Erin Gillaspie, MD, MPH, FACS, a faculty member of Vanderbilt University Medical Center’s Department of Thoracic Surgery, discusses new technologies making surgery on lung cancer tumors easier and expresses what currently excites her within the lung cancer space.
Erin Gillaspie, MD, MPH, FACS, of Vanderbilt University Medical Center (VUMC), discusses new technologies making surgeries on patients with lung cancer tumors easier. She also lists what currently excites her within the lung cancer space.
Gillaspie is a faculty member of VUMC’s Department of Thoracic Surgery and an assistant professor of thoracic surgery. She also presented at The American Journal of Managed Care®’s Institute for Value-Based Medicine® event in Nashville, Tennessee, on August 17, 2023.
What new technologies are making it easier to conduct surgery on patients with lung cancer tumors?
You'll be able to hear my bias right off the bat in this. I'm a robotic surgeon. I love robotics. I spend a lot of my time actually working with engineers to build new robots, to build new robotic devices, new instruments, and it has been one of the joys of my career to help start up a robotics program.
Some of the advantages that I think, in general, when I think about minimally invasive—and that can include fats, and that can include robotics—is that we're making smaller incisions on patients. Many studies have helped to establish that patients who have these smaller incisions where we're not having to put retractors in their chest, we're not having to shingle their ribs, have less pain. They're staying in the hospital for shorter periods of time, we're not seeing any difference in other morbidities, so atrial fibrillation rates, things like that, which is great. And we can perform the surgeries really safely. So it’s safe, less painful, and we can get patients home sooner, which to me is a huge win.
One of the other huge advantages, in my opinion, when we think about doing minimally invasive procedures, especially when I think about robotics, is I have a 3D viewer, which is incredible. I'm able to zoom in on the anatomy a huge amount to be able to help with the conduct of the surgery, and we have so much mobility and flexibility with the wrists. They basically replicate the movements of human hands in a miniaturized version. This is basically like having a miniaturized version of "Honey, I Shrunk the Kids" style in your chest doing your surgery, which is really extraordinary.
The technology has continued to advance over time to allow us to do more and more complex cases. We have seen this huge increase in minimally invasive surgeries, really, in particular, over the last decade, led by a lot of just really extraordinary teachers and master surgeons around the country who have been going around training people, all of our wonderful mentors, including those that I had, who trained me and my training and allowed me to go out and perform all these surgeries.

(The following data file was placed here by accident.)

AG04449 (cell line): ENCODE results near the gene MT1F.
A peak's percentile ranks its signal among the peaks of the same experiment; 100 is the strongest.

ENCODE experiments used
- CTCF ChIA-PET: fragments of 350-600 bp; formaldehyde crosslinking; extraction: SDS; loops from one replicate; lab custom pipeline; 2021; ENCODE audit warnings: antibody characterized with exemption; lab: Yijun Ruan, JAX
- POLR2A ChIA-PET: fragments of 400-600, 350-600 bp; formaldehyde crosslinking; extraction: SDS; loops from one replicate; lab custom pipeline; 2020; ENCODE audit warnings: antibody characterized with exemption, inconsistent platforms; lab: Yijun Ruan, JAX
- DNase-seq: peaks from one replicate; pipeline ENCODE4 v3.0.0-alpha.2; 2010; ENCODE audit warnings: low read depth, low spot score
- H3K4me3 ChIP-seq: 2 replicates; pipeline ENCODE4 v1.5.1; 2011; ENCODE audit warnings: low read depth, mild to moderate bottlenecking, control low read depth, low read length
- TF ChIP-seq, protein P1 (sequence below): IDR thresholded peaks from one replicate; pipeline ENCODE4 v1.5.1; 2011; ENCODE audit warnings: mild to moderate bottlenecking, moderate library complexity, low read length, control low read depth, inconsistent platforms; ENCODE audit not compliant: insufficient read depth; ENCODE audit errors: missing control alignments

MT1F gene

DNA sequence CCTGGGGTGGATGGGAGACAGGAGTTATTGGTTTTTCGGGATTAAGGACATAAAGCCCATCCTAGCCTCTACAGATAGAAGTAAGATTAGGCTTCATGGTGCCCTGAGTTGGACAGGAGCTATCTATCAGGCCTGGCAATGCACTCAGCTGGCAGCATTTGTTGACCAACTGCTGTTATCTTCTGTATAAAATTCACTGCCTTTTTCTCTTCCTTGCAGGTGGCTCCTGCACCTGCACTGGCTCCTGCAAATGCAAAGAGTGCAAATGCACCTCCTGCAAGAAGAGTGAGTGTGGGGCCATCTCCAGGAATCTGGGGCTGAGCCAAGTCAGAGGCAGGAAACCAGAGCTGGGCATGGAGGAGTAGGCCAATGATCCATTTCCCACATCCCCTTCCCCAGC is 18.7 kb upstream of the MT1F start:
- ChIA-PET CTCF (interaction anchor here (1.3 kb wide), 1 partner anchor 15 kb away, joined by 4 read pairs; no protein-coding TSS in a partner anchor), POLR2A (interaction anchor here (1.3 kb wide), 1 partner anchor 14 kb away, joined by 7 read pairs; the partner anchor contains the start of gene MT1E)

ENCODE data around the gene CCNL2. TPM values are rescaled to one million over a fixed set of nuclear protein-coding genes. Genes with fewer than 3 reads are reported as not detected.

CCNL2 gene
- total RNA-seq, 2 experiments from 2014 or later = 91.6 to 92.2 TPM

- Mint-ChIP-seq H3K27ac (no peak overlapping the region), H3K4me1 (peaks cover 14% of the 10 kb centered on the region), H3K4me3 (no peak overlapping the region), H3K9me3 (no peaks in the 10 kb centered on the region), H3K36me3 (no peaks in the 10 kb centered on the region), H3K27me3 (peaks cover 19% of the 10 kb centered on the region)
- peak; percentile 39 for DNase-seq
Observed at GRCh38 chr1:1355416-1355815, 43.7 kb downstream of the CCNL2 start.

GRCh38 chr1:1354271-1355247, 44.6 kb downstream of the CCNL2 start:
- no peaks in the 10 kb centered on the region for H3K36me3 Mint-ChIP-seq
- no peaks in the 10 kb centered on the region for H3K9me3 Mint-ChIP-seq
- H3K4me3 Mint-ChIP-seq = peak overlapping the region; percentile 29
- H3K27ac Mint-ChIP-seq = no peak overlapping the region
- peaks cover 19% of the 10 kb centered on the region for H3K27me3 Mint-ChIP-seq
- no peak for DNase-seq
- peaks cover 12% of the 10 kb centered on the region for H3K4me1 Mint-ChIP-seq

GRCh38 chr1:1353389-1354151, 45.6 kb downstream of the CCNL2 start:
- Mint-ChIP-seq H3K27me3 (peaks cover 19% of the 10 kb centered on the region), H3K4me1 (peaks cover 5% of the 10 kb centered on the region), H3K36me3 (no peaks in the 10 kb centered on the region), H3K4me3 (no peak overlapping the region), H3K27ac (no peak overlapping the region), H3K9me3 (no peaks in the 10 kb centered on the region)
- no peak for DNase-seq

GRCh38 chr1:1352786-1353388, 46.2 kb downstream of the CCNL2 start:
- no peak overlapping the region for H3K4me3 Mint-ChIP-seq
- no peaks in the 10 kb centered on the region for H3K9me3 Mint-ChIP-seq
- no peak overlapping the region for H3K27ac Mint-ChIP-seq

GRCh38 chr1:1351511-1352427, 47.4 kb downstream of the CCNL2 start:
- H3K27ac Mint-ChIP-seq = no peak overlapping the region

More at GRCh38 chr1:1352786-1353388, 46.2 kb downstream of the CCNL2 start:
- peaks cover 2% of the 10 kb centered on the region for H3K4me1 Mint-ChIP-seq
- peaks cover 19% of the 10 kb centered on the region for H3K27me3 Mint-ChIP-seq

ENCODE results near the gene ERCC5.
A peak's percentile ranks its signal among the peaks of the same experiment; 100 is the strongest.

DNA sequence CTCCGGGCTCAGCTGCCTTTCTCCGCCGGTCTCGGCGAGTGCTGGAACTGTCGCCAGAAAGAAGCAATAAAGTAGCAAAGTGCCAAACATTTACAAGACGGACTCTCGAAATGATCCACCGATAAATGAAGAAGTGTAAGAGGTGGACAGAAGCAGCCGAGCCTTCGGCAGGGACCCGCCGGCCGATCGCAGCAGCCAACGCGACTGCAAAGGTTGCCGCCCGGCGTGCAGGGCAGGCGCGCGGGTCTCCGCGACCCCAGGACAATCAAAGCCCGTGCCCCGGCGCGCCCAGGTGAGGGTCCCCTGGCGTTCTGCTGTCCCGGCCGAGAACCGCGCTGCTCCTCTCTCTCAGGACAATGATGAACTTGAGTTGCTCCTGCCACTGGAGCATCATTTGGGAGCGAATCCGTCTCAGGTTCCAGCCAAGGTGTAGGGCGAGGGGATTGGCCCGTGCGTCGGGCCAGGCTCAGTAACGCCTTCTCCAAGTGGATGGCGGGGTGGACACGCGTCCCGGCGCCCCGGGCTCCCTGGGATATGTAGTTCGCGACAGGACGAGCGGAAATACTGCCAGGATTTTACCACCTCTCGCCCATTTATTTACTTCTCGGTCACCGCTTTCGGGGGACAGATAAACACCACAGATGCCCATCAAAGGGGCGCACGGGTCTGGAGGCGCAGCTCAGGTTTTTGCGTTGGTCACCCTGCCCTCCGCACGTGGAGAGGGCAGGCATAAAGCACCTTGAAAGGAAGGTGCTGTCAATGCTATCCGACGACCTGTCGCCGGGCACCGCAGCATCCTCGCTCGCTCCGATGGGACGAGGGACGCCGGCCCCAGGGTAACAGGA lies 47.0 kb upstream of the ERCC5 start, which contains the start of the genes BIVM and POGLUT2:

We're seeing a huge increase, but we're also seeing an increase in the complexity. We're doing pneumonectomies, sleeve resections, tracheal reconstructions, all sorts of really complex surgery, now minimally invasively, as we've been able to increase our comfort level, our skills, and as the technology has continued to get better.
The other big piece to this, and sort of the opposite end where we talked a little bit before about sort of tissue being a big issue, we've seen a huge expansion in some of the tools that our interventional pulmonologists that we as thoracic surgeons also use, and that's in the form of bronchoscopy. We've seen a huge technological boom in navigational bronchoscopy; so the ability to drive out, in a really accurate way, to lung tissues to sample tumors, using our endobronchial ultrasounds to sample lymph nodes.
Surgically, one of the huge benefits, for me: I love to use the robotic bronchoscope to go out and label nodules for myself that I need to go in and resect, especially those that are subsolid that might not be easily palpable at the time of surgery.
There's a lot of really beautiful technological advancements that have allowed us to really improve our ability to diagnose lesions with high sensitivity and specificity at smaller and smaller sizes, help to stage, help to guide therapy, and then, finally, perform our local interventions, like surgery. So, it's been a really exciting space for all of us.
What are you currently most excited about in the lung cancer space?
I'm excited about everything. I mean, I think the way that we're doing surgery now is going to be completely different 10 years, 20 years from now, and so I'm so excited about the ongoing technological advancements.
I'm really excited about the direct delivery of some of our new drug therapies to the tumors through endobronchial approaches. I am so excited about the expansion and molecular understanding of tumors and more and more drugs coming down the pipeline that we're going to be able to use for patients as we sort of continue to unlock and understand how tumors are being driven and how they're outsmarting our treatments. Cancers are really smart—they figure out how to outsmart our therapies—and brilliant scientists that we have working continue to find new ways to target and attack those new mutations that they're delivering.
I tell you, I think the future for cancer is so bright. To me, one of the greatest joys of my career is getting to celebrate cancer-free anniversaries with my patients. And so I can't wait for more and more and more of my patients to be getting to those 5 years, 10 years, 15 years, 20 years, so that we can celebrate that many anniversaries together.